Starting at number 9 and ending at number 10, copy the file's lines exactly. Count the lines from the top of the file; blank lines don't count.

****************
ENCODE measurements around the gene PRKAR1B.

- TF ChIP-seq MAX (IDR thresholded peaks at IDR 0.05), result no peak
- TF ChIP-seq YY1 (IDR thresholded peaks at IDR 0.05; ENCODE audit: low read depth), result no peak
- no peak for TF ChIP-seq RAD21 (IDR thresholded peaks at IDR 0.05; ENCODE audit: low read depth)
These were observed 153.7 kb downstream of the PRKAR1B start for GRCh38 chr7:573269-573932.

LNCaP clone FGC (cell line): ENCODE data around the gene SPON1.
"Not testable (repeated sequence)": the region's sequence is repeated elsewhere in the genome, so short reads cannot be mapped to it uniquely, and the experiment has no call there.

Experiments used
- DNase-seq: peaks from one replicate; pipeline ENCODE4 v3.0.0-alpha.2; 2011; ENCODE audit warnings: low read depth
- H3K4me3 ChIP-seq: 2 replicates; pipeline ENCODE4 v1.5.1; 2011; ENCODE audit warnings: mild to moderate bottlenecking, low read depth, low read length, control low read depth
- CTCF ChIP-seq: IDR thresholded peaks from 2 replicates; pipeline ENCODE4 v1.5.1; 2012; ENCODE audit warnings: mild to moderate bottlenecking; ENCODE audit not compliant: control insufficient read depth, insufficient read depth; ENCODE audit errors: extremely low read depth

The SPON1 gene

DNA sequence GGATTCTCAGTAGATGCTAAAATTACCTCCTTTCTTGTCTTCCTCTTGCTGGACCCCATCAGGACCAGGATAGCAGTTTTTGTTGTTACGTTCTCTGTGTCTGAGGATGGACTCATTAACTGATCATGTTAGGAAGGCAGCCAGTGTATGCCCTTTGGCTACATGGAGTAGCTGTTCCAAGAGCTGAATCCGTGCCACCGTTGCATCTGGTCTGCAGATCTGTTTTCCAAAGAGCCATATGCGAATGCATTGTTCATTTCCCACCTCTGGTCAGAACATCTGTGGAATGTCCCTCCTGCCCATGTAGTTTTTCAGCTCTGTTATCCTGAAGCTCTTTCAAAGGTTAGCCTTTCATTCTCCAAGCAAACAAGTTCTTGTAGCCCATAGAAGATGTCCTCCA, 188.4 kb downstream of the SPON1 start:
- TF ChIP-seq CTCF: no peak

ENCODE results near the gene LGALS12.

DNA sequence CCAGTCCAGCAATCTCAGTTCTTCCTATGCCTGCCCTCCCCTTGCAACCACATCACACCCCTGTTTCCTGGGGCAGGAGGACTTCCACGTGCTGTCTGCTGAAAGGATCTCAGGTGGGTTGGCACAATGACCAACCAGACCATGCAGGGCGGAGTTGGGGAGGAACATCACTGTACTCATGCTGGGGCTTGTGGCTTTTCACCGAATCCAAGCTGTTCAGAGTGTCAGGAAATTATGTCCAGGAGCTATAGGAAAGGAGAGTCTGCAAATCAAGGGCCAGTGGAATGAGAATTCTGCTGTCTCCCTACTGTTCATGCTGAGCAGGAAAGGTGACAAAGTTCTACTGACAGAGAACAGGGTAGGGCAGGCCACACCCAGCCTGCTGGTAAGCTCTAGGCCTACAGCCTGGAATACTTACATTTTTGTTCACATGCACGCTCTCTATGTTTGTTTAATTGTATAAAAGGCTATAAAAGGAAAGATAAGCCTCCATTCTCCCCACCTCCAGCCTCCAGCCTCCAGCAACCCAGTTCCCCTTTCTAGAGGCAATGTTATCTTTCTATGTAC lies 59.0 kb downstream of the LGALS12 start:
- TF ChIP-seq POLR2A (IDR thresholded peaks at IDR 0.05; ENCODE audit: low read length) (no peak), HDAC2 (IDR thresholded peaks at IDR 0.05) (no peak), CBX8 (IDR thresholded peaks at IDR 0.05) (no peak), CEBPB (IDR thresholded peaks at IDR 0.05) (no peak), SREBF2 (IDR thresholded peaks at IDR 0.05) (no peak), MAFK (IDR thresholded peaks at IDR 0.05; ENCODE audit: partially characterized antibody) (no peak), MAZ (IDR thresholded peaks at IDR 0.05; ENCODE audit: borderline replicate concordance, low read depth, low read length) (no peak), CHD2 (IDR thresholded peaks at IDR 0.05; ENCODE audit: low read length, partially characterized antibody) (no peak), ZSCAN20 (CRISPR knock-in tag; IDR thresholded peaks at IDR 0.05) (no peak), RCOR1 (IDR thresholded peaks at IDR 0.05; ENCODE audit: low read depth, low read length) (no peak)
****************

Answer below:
- DNase-seq: peaks from one replicate; pipeline ENCODE4 v3.0.0-alpha.2; 2011; ENCODE audit warnings: low read depth
- H3K4me3 ChIP-seq: 2 replicates; pipeline ENCODE4 v1.5.1; 2011; ENCODE audit warnings: mild to moderate bottlenecking, low read depth, low read length, control low read depth